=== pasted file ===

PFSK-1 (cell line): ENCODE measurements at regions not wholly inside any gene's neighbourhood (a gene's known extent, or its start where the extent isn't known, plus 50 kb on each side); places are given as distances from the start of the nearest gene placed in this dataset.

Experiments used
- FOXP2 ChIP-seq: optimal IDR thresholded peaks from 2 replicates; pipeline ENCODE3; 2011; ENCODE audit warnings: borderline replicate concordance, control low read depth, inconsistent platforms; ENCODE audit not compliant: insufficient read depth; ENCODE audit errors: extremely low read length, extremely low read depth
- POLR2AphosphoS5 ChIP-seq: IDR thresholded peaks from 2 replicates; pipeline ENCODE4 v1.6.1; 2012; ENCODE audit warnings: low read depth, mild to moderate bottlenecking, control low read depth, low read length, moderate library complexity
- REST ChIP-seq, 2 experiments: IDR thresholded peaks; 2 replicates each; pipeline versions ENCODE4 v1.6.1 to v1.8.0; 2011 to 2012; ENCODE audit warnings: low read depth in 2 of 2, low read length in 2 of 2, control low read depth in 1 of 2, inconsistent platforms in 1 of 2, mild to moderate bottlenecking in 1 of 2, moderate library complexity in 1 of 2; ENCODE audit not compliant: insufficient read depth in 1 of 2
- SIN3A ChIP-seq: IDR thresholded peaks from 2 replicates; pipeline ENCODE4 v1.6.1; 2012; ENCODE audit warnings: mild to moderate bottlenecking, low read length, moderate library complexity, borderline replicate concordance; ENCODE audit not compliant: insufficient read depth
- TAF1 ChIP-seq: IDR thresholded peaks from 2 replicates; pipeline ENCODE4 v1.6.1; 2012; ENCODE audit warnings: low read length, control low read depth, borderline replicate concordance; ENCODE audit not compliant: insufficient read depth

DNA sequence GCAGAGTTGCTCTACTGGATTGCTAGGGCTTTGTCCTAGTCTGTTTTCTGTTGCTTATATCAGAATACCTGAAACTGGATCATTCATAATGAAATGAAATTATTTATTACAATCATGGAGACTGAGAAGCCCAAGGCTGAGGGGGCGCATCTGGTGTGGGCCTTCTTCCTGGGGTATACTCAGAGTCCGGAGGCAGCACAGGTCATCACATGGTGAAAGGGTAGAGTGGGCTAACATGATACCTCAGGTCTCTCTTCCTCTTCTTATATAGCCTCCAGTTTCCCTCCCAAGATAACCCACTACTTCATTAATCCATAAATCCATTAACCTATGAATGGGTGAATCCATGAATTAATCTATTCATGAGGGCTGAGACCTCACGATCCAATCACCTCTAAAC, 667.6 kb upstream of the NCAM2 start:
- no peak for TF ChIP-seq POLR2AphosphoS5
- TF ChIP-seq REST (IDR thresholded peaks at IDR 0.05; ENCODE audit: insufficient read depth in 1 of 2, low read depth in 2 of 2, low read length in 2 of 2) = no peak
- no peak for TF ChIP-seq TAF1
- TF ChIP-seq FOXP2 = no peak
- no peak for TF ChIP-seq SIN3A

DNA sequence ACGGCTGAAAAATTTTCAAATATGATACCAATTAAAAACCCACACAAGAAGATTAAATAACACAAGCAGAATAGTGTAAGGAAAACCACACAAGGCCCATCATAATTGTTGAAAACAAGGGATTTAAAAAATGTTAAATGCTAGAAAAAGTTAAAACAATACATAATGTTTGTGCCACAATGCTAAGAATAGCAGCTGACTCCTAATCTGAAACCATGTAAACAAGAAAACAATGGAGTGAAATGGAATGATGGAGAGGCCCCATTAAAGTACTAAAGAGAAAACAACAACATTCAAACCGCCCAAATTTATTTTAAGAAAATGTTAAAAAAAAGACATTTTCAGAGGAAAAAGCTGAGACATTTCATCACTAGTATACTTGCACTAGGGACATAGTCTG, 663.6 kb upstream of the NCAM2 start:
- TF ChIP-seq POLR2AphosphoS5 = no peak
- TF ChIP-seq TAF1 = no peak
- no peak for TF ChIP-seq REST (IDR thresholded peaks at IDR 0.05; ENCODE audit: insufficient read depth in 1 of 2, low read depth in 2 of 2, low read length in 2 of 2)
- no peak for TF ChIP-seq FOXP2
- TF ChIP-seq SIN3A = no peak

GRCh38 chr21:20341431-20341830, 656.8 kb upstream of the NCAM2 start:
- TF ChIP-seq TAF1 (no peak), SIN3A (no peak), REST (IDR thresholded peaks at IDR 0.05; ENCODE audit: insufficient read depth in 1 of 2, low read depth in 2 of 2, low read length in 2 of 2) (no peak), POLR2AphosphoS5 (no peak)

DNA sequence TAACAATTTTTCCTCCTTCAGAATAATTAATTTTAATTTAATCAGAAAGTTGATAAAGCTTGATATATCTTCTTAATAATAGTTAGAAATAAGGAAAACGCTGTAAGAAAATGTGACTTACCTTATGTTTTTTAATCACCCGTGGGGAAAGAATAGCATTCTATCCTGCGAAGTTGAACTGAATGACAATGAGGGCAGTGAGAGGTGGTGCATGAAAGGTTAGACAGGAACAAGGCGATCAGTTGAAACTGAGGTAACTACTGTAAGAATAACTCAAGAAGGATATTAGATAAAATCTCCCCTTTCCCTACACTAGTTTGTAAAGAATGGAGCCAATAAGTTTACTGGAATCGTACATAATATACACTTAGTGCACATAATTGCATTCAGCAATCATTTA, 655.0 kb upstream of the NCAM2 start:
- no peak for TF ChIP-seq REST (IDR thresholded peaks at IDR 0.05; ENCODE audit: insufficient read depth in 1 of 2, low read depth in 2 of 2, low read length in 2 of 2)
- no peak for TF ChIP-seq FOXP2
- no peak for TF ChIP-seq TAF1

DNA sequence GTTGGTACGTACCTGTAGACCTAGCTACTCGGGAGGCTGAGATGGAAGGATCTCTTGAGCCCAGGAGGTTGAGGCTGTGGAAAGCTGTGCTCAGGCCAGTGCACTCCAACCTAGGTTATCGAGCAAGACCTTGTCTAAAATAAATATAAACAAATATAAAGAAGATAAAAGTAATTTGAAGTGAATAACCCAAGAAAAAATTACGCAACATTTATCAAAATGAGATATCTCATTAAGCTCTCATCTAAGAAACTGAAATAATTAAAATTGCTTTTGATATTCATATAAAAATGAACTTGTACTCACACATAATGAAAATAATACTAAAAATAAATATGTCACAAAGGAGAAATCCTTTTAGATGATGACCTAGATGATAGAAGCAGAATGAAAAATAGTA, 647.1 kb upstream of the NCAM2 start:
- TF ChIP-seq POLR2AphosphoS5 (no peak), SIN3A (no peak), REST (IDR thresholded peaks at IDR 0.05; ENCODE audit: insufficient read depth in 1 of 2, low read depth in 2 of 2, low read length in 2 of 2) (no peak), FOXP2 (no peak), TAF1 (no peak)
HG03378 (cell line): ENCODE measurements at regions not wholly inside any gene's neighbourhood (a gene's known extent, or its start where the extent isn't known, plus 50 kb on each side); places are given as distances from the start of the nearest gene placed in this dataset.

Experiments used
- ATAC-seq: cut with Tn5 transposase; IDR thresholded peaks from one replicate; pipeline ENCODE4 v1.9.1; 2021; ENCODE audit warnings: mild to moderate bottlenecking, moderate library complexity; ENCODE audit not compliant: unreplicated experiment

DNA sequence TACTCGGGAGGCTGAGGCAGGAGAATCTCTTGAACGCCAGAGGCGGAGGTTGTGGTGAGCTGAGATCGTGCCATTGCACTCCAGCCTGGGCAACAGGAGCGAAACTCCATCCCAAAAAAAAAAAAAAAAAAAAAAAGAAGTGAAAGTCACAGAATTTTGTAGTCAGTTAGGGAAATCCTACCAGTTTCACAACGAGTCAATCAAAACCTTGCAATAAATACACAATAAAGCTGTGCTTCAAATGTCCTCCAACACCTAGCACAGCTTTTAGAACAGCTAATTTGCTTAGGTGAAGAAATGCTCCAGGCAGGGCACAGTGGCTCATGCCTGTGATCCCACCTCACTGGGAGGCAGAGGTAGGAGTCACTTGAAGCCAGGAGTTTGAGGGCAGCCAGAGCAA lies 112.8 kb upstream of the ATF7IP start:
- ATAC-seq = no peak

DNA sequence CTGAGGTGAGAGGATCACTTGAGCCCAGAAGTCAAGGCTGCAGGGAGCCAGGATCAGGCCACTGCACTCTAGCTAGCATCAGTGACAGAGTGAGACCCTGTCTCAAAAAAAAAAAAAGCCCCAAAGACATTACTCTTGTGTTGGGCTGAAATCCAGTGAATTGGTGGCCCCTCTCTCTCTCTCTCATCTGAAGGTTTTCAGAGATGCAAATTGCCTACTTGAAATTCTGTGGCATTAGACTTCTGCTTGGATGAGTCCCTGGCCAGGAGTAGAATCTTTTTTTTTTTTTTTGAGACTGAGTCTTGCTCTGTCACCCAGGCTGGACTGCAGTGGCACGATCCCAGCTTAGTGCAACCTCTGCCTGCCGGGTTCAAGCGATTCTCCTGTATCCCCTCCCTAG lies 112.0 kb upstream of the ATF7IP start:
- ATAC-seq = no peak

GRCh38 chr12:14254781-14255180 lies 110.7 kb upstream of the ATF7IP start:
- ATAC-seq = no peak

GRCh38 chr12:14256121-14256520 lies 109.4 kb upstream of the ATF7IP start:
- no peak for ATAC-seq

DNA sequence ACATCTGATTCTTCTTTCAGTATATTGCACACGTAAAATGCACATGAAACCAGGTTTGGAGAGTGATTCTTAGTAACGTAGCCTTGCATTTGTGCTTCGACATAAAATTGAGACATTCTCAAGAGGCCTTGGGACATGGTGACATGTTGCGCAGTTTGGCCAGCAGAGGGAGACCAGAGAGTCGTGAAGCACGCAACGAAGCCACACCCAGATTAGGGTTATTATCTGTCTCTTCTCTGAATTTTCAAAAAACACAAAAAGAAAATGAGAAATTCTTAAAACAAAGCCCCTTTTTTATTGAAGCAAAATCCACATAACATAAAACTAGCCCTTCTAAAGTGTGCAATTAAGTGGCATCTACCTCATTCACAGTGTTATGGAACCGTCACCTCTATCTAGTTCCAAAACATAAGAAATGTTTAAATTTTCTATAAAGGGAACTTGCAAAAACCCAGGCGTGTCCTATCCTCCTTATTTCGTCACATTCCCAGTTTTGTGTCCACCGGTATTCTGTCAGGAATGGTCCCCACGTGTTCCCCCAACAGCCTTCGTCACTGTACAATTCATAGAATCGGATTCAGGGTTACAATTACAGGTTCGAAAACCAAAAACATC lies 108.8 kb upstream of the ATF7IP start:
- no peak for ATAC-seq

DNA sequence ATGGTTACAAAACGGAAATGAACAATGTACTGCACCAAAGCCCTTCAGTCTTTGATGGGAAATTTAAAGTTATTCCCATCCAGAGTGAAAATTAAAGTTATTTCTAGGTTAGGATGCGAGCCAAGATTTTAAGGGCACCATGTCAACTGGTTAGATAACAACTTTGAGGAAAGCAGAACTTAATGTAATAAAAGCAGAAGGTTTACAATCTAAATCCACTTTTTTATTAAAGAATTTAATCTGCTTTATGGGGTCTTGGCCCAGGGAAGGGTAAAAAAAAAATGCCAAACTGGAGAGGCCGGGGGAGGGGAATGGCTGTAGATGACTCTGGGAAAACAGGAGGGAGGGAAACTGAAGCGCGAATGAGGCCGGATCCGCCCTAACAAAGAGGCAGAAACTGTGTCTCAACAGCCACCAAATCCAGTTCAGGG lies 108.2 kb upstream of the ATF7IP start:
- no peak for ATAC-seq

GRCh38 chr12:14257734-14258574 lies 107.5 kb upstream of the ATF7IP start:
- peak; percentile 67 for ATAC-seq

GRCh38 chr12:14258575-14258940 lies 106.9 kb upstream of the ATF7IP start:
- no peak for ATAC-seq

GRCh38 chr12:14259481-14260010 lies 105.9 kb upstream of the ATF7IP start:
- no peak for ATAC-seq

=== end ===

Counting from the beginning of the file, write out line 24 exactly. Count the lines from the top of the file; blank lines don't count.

- no peak for TF ChIP-seq FOXP2